Iowa and Minnesota Campus Compact strengthens the capacity of colleges and universities to fulfill the public purposes of higher education through its network of 56 campuses. This includes educating students through community and civic learning experiences and making an impact in communities through reciprocal partnerships that address community-identified goals. IAMNCC creates partnership opportunities, supports quality programming through professional development, and promotes the importance of the civic mission.

Minnesota Campus Compact was founded 1994 and Iowa Campus Compact in 2003. The two organizations joined a strategic alliance in 2019 and legally merged in October 2022. IAMNCC continues to be part of the National Campus Compact network.

Iowa & Minnesota Campus Compact began coordinating a broad organizational strategy to support campuses in addressing basic needs insecurity in Fall 2019. While our Minnesota VISTA program in particular has focused on combating basic needs insecurity on college campuses, the experiences and insight those VISTA members and sites shared, combined with The Hope Center’s “Real College” survey results and other input from our partners across both states, helped us to recognize the urgency of developing a more concerted strategy in this area. 

Our efforts so far have focused on developing partnerships and strategies to support this work on campus while also strengthening the infrastructure of community-based anti-poverty organizations. We’ve funded AmeriCorps VISTA and State positions on campuses to build capacity for food pantries, student resource centers, and data collection on student needs.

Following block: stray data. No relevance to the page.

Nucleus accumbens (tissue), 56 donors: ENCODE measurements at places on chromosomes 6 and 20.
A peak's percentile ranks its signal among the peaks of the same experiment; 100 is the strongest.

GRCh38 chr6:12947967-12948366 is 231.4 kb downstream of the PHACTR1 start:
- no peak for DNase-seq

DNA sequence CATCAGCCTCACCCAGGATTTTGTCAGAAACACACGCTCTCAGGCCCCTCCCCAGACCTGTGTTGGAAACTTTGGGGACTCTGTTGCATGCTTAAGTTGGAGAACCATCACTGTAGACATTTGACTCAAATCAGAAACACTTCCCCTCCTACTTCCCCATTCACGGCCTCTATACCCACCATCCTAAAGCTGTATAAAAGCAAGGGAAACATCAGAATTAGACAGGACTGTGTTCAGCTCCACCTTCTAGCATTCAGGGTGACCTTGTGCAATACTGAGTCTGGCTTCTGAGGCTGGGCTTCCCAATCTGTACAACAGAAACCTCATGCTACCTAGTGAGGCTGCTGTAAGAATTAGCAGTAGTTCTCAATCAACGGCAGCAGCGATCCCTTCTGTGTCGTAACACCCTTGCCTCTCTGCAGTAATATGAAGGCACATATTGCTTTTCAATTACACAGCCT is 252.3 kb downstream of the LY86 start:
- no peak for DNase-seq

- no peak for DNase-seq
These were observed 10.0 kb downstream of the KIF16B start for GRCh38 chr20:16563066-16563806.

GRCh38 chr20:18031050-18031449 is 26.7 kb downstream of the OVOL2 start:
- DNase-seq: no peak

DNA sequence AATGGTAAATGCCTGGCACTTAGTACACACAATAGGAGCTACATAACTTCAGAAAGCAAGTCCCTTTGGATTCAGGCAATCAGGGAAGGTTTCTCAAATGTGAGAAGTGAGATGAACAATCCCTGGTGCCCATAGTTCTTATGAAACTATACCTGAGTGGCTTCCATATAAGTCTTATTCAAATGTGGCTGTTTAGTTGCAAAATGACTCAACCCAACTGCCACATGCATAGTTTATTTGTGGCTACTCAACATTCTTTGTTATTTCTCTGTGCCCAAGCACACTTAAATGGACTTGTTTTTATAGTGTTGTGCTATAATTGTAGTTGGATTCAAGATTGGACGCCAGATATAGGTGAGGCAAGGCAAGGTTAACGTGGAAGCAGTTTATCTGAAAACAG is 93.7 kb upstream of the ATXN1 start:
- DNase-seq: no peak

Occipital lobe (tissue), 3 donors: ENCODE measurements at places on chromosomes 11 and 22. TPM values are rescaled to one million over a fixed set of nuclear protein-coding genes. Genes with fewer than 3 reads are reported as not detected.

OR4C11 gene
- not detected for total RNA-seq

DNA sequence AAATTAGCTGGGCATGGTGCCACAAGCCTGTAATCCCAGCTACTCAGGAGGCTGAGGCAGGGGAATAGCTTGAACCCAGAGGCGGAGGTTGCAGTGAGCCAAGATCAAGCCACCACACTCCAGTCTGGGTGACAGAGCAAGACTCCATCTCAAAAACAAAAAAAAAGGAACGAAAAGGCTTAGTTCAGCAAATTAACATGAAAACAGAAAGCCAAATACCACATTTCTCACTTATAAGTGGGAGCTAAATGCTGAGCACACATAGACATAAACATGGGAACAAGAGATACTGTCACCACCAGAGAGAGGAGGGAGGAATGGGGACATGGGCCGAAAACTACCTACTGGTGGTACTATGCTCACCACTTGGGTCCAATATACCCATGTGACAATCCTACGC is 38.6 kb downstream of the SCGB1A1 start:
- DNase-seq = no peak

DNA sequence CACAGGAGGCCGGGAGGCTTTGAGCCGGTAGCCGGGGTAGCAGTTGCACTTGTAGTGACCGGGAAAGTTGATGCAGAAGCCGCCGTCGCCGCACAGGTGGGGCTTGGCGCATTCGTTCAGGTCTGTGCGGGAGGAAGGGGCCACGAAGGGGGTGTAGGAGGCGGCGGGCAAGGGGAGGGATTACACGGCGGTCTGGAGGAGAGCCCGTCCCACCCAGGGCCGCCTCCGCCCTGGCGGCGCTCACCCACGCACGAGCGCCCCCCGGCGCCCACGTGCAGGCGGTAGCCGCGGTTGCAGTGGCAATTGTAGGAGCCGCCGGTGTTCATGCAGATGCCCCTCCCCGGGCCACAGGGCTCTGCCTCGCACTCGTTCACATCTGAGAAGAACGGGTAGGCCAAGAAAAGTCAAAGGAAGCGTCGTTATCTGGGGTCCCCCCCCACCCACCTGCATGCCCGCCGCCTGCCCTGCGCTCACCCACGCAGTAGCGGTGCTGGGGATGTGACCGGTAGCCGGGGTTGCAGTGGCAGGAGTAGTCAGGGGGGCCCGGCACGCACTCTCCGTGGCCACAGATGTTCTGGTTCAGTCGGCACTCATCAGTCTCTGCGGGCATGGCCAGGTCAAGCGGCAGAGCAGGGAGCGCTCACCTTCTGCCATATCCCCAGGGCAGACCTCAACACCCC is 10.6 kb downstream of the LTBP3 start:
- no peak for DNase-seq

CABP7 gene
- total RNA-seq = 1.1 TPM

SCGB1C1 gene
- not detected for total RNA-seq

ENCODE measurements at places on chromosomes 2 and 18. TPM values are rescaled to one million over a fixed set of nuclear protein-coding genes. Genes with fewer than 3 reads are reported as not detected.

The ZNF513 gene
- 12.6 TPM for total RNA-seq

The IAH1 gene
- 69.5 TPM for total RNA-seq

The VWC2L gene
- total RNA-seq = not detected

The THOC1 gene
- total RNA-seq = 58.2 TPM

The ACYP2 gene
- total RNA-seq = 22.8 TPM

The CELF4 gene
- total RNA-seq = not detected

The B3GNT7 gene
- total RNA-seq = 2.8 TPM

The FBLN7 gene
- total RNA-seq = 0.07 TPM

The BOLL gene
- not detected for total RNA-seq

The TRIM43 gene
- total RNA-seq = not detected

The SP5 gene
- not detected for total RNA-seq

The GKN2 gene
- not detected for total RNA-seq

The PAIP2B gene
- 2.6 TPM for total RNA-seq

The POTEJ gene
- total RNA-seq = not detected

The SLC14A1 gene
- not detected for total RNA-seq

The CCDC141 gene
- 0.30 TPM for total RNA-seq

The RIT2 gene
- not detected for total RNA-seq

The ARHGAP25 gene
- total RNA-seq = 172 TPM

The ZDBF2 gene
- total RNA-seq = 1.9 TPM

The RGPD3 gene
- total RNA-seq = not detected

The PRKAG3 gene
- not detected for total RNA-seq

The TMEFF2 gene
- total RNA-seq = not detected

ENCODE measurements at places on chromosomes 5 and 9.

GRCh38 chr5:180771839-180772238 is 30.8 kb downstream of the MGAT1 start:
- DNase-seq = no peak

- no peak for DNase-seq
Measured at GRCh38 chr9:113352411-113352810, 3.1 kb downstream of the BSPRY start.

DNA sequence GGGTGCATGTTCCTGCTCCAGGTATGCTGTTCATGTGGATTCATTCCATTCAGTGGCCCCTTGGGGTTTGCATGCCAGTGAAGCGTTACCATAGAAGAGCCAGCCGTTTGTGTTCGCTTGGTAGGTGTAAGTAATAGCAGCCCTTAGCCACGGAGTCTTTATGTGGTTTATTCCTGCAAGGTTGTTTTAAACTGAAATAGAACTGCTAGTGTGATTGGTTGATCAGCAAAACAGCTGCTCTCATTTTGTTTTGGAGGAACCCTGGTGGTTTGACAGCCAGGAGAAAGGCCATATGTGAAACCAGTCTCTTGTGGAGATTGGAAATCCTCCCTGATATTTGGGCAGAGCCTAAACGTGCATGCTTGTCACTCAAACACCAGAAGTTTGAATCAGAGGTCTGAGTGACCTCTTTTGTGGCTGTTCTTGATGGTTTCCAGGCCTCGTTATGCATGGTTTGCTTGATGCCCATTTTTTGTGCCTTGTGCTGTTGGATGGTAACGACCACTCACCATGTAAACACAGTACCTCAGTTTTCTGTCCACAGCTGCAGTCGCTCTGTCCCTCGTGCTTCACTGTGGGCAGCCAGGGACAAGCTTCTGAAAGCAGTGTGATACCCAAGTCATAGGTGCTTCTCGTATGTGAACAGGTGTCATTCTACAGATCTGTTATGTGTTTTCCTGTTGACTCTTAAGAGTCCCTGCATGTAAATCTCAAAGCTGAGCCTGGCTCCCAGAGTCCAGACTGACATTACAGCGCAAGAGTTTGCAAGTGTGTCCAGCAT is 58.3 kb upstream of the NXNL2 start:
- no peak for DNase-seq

In 2020, Iowa & Minnesota Campus Compact began the process of making a concrete commitment to equity in our work and operations.

The civic mission, as well as the future of higher education, depends upon our consistent and persistent commitment to equity. Equity is essential to the future viability and effectiveness of our network.  To achieve our goals, we must create conditions for all people to thrive, experience a sense of belonging, and engage meaningfully in their institutions and communities. 

To actualize our vision of the civic mission, we must reckon with the systemic racism, sexism, homophobia, classism, and other oppressions entrenched in the institutions of higher education and other contexts we work within. We cannot strive to promote the public good of higher education without acknowledging who has been excluded from or exploited by the definitions of “public good” that have emerged out of institutions with legacies of Native American removal, racial segregation, and other white supremacist violence. 

Our approach is grounded in an ethic of full participation that recognizes the need for architectural approaches and systemic change.